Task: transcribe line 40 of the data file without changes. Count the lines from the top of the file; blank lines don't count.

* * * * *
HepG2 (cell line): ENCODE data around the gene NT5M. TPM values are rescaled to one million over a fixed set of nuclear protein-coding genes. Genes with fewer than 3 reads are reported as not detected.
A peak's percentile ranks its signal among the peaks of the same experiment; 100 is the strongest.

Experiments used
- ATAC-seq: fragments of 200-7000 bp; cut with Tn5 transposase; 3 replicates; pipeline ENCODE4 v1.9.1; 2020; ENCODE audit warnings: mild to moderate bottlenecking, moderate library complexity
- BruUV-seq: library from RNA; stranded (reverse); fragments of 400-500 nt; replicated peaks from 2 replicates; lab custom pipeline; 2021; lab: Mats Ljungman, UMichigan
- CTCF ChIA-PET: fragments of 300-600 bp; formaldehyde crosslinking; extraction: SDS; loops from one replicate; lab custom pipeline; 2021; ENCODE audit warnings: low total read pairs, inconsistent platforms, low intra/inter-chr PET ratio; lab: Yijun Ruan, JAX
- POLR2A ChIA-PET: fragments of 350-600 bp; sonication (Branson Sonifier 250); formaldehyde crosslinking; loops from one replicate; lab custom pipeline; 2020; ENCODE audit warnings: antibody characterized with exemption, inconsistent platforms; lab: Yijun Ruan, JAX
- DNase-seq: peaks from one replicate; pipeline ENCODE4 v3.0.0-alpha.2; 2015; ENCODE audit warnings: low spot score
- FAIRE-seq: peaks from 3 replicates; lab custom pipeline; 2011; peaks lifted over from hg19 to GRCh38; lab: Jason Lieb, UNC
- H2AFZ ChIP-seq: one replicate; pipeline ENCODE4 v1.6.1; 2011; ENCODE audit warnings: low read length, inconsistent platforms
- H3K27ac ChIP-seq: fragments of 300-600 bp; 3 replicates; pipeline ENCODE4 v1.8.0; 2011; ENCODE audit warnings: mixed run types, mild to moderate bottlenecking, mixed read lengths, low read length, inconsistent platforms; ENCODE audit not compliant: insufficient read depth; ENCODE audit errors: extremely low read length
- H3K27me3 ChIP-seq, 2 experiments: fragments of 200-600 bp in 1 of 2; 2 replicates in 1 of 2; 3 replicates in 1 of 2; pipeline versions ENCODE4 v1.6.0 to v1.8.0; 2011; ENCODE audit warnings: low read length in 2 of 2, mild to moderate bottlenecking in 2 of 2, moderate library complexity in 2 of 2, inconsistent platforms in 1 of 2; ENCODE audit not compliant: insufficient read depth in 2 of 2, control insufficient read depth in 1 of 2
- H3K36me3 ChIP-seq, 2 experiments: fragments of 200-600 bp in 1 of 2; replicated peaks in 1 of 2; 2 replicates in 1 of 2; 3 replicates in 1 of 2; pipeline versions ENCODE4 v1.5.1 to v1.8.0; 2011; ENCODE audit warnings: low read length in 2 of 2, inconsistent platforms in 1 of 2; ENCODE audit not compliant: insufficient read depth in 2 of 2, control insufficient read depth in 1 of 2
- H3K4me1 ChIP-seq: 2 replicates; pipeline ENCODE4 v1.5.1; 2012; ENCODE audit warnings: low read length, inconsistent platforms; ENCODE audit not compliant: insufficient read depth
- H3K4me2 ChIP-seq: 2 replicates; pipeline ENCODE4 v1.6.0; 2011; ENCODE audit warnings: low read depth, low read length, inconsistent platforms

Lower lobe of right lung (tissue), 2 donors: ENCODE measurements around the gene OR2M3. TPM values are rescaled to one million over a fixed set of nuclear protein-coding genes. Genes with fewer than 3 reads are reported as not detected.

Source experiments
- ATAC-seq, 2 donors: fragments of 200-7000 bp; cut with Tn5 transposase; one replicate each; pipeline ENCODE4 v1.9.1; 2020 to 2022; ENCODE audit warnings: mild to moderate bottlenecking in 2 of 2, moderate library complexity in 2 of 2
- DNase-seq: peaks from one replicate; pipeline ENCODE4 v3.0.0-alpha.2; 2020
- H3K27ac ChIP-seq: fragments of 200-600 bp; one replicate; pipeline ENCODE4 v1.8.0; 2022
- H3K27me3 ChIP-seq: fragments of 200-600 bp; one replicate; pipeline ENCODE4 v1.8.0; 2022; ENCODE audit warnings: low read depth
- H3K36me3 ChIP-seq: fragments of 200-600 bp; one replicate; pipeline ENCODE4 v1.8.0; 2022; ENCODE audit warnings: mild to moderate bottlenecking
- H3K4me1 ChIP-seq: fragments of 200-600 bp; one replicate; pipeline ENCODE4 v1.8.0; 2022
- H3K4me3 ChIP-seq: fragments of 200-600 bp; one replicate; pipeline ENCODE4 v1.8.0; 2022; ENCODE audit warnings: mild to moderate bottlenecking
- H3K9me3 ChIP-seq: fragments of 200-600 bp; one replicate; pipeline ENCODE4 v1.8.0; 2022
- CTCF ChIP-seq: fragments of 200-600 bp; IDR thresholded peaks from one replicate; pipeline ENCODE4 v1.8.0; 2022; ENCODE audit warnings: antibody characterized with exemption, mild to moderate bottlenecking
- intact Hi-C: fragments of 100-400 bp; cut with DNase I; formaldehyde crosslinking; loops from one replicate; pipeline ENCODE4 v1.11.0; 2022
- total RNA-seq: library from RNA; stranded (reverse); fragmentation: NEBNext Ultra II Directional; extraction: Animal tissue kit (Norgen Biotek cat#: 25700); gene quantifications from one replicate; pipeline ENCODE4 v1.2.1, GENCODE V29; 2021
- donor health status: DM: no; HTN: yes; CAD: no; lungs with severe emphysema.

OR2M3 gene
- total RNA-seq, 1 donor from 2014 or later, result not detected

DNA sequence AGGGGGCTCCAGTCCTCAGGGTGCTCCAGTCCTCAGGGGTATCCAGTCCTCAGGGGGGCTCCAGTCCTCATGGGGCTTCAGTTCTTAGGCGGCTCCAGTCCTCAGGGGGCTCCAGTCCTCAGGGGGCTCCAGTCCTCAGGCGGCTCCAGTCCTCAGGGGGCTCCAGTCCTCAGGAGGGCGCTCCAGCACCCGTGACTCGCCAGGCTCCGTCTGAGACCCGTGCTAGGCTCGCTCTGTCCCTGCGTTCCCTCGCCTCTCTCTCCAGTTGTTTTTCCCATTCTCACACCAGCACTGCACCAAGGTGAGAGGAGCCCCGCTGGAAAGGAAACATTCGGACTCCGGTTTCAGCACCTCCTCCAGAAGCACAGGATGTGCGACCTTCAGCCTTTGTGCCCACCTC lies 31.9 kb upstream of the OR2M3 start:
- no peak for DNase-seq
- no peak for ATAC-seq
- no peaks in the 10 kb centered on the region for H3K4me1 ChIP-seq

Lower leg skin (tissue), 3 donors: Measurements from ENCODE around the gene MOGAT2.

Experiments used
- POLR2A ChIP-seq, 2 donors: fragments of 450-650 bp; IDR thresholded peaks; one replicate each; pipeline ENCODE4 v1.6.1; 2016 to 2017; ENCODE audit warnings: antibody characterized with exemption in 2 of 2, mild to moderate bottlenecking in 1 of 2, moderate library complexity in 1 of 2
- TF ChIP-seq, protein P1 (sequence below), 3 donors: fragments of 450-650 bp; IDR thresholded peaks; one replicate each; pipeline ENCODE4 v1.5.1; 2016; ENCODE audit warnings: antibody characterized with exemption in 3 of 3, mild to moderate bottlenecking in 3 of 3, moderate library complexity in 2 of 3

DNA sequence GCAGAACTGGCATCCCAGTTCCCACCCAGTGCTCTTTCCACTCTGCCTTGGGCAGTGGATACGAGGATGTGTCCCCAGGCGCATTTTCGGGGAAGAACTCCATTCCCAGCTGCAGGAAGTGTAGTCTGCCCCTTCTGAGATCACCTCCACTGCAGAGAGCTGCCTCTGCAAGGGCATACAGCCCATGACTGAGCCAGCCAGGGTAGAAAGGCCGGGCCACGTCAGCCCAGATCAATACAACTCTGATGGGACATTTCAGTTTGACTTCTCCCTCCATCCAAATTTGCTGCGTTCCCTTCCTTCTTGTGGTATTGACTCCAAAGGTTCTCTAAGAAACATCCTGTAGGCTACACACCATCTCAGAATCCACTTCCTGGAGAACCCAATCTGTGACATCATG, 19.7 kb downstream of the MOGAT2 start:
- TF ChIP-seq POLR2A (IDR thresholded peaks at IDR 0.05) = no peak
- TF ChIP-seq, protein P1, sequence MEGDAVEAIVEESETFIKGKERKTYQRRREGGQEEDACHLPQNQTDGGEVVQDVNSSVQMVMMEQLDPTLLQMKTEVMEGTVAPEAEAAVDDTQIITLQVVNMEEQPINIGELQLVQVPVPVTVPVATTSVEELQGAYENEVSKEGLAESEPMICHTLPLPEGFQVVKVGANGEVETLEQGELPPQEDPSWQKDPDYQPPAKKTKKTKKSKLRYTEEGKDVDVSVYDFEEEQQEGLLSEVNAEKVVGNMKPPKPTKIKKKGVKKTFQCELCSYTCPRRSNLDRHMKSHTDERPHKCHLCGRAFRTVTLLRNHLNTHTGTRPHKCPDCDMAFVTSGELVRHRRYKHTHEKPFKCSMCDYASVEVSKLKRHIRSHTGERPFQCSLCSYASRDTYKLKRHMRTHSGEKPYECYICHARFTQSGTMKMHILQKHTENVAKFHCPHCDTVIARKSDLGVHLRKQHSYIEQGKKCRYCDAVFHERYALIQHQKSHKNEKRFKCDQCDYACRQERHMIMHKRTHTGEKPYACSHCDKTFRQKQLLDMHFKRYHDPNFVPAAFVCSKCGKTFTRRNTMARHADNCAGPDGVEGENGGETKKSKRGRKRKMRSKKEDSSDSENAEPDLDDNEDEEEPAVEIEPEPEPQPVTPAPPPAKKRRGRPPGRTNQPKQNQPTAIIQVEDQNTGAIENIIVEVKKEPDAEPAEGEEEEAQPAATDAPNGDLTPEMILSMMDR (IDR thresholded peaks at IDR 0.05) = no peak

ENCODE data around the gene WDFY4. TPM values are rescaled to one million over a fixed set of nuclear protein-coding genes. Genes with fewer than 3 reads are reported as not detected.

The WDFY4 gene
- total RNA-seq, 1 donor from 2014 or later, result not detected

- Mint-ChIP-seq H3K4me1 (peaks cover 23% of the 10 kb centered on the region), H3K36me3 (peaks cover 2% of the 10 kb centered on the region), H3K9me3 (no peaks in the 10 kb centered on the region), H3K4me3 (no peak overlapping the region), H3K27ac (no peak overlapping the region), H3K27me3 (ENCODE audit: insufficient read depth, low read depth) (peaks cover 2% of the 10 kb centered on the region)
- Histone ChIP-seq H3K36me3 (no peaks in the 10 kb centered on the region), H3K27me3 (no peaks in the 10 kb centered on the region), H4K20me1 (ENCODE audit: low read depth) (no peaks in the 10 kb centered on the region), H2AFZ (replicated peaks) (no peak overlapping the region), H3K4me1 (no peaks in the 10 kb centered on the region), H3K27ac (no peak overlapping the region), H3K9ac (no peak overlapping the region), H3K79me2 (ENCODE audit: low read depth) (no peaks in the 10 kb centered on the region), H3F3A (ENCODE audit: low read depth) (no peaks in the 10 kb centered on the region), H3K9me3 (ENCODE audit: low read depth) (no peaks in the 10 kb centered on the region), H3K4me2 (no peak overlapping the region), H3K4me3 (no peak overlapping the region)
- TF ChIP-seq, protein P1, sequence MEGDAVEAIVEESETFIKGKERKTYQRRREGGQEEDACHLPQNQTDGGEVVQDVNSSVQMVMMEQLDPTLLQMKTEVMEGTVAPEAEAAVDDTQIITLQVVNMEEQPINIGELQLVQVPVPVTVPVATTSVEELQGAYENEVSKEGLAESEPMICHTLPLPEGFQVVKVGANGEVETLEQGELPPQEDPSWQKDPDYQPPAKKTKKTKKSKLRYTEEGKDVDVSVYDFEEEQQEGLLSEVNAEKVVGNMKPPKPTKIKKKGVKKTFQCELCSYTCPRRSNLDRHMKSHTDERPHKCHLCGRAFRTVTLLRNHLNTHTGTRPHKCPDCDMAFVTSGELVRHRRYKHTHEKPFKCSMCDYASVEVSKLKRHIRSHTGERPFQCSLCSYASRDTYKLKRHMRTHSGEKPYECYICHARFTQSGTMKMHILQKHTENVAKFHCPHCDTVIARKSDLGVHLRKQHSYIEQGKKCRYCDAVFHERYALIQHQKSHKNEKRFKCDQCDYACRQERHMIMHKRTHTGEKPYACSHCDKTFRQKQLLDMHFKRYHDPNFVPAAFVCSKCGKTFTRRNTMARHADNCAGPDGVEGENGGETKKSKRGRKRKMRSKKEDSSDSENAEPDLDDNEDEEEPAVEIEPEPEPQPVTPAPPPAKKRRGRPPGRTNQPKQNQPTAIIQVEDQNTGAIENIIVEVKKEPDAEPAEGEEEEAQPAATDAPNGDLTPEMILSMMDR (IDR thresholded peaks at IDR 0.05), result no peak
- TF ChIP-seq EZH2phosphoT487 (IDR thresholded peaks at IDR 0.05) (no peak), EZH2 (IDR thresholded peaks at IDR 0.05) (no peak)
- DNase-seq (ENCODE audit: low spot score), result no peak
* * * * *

DNA sequence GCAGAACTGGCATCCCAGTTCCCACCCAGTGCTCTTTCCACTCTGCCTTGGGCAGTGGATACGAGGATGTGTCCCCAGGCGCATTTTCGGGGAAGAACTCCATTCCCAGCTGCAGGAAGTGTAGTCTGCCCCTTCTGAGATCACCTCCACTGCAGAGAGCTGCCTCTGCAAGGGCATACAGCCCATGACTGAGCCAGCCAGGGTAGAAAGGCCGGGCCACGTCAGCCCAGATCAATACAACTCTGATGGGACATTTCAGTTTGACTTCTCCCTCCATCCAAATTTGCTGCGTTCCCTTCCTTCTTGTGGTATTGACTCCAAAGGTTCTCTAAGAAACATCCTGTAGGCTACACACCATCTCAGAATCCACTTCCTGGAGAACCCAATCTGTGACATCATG, 19.7 kb downstream of the MOGAT2 start: